**I feel a need to cite Scott Alexander's excellent recent piece on long covid. I think covid hawks could use his analysis to say, "See! Long covid is real!" And covid doves could use his analysis to say, "See! Long covid is way overblown! (Yes it's real, but that's not the point of contention.)" I think the long covid hawks are committing a logical fallacy that's a common advocacy technique: give a high-sounding number by using an inclusive definition that captures non-severe examples, then cite specific examples of the most severe cases. This is a way of insinuating that severe problems are more common than they really are. Alexander is overall more concerned about long covid than I am, but I want to applaud the very high quality of his approach. See this part commenting on a study of a large number of post-covid symptoms: "One flaw in this analysis is that it didn’t ask for premorbid functioning, so you can tell a story where unhealthy people are more likely to get COVID than healthy ones (maybe they’re stuck in crowded care homes? Maybe they put less effort into staying healthy in general?) But I don’t think this story is true - how come obviously plausibly COVID linked things (like smell problems) are significant, and obviously-not-COVID-linked things like diarrhea aren’t?" Emphasis mine. Also here: "An English team says there’s a Long COVID rate of 4.6% in kids. But there was a 1.7% rate of similar symptoms in the control group of kids who didn’t have COVID, so I think it would be fair to subtract that and end up with 2.9%. And even though the study started with 5000 children, so few of them got COVID, and so few of those got long COVID, that the 2.9% turns out to be about five kids. I don’t really want to update too much based on five kids, especially given the risk of recall bias..." Section 9, about post-viral symptoms for other common viruses, was particularly interesting. As in, "How common are mild carry-over syndromes in general?" Maybe these are just as common for typical cold and flu viruses, but we just don't notice them because they're less prevalent in normal times? Or we're inured to them because, like the viruses themselves, we've accepted them as part of the background risk of a normal life? We don't happen to associate them with a recent cold or flu because it doesn't occur to us that it might be the cause?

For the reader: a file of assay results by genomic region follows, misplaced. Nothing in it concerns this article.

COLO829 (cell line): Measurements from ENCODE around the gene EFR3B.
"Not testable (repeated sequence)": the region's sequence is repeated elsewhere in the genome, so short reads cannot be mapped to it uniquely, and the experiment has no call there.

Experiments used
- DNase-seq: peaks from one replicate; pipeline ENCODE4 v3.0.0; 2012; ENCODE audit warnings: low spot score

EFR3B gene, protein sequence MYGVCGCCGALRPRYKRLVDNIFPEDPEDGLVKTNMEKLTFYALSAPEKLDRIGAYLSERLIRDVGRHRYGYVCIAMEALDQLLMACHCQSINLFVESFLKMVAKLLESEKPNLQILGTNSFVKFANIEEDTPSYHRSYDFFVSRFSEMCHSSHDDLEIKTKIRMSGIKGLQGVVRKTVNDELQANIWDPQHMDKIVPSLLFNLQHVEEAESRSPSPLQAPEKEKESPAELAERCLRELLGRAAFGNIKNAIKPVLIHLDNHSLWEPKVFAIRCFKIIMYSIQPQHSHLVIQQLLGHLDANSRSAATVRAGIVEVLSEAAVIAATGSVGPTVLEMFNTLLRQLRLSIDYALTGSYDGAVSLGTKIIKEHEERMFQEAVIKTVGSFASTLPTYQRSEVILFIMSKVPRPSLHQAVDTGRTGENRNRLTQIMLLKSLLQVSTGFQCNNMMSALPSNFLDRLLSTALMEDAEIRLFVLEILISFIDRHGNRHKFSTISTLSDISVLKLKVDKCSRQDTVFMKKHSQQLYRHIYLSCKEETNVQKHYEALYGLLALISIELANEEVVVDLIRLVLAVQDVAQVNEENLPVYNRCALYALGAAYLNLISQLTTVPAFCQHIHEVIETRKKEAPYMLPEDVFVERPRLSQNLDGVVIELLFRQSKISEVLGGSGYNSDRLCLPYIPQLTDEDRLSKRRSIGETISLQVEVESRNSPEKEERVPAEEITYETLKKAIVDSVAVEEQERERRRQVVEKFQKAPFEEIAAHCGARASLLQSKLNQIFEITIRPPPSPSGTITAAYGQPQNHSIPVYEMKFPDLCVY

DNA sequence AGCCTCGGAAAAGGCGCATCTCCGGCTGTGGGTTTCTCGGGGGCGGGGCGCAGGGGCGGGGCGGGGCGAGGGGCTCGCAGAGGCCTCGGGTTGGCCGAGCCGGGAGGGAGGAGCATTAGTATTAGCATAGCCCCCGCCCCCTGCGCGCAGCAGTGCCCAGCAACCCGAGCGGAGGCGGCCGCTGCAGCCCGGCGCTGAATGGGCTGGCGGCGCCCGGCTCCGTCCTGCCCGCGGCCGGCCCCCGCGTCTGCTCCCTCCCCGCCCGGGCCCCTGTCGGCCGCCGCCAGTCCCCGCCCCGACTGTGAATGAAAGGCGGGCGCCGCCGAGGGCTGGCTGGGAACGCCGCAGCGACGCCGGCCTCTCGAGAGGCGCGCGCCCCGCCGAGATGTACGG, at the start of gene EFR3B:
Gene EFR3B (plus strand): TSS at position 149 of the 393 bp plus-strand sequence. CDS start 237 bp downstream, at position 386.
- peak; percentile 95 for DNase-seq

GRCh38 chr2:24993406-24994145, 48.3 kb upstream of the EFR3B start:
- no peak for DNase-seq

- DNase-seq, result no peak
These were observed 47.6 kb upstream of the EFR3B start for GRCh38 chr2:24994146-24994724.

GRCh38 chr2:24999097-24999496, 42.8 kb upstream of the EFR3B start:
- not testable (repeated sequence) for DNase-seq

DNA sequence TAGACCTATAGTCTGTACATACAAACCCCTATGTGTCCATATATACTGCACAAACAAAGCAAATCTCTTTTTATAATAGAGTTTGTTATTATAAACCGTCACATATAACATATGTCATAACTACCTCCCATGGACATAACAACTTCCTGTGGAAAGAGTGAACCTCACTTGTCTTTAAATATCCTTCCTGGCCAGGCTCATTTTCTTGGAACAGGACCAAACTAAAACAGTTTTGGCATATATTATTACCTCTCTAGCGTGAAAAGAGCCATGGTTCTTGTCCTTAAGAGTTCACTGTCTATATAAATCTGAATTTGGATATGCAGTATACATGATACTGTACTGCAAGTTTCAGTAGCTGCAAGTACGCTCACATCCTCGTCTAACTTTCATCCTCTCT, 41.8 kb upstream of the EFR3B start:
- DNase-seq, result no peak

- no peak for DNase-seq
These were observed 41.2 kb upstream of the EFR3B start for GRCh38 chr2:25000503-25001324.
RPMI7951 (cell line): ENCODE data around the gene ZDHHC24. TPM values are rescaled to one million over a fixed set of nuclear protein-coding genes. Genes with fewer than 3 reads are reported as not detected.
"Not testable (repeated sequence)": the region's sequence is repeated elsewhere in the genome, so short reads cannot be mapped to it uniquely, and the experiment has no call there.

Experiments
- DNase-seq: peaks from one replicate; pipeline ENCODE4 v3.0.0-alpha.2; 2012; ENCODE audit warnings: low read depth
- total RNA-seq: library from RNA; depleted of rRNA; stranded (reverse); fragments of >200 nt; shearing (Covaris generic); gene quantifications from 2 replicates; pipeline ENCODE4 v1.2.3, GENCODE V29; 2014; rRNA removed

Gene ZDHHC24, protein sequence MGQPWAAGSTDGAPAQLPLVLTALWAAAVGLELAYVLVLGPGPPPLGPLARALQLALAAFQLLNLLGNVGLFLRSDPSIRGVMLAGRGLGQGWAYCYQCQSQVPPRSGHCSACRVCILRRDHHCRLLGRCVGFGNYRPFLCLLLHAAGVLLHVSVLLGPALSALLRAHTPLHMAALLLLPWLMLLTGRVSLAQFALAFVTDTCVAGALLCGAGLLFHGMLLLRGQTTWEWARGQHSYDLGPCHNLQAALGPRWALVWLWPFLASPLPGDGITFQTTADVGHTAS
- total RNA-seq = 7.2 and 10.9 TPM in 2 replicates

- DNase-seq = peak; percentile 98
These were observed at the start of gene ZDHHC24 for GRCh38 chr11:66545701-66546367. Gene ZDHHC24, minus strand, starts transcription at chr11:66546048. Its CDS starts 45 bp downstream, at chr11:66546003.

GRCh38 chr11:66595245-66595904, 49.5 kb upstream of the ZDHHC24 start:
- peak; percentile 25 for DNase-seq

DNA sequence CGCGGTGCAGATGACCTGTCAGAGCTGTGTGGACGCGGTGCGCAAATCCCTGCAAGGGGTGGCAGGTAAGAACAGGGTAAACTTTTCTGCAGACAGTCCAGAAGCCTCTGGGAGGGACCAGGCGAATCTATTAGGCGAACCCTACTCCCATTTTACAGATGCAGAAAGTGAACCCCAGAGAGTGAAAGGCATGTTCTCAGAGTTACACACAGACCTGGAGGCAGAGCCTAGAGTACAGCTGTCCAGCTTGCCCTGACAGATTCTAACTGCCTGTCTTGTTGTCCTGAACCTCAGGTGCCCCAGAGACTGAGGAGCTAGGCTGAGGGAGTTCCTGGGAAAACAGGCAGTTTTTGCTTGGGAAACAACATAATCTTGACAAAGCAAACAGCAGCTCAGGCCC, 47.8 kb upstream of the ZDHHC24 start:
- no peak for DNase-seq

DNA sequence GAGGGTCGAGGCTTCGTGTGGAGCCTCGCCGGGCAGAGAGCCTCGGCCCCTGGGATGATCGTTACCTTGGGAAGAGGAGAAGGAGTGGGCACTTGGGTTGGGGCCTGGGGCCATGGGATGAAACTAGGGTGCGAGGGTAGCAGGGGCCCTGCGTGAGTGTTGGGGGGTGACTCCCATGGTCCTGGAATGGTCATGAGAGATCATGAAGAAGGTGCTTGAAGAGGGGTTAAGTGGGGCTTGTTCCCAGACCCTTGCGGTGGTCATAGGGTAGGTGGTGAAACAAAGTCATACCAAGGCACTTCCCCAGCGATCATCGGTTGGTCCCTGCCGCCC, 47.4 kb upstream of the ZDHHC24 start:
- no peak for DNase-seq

***We've seen population level increases in death rates. What I haven't seen are population-level morbidity figures. I'd expect to see disease rates increasing for the population as a whole, with dramatic increases for younger populations. And the analysis should clearly separate out the effects of acute covid from long covid. The population-level spikes in mortality are noticeable. If long covid is real, and if it's as big a deal as some are claiming, the population-level spikes in morbidity should be out of this world.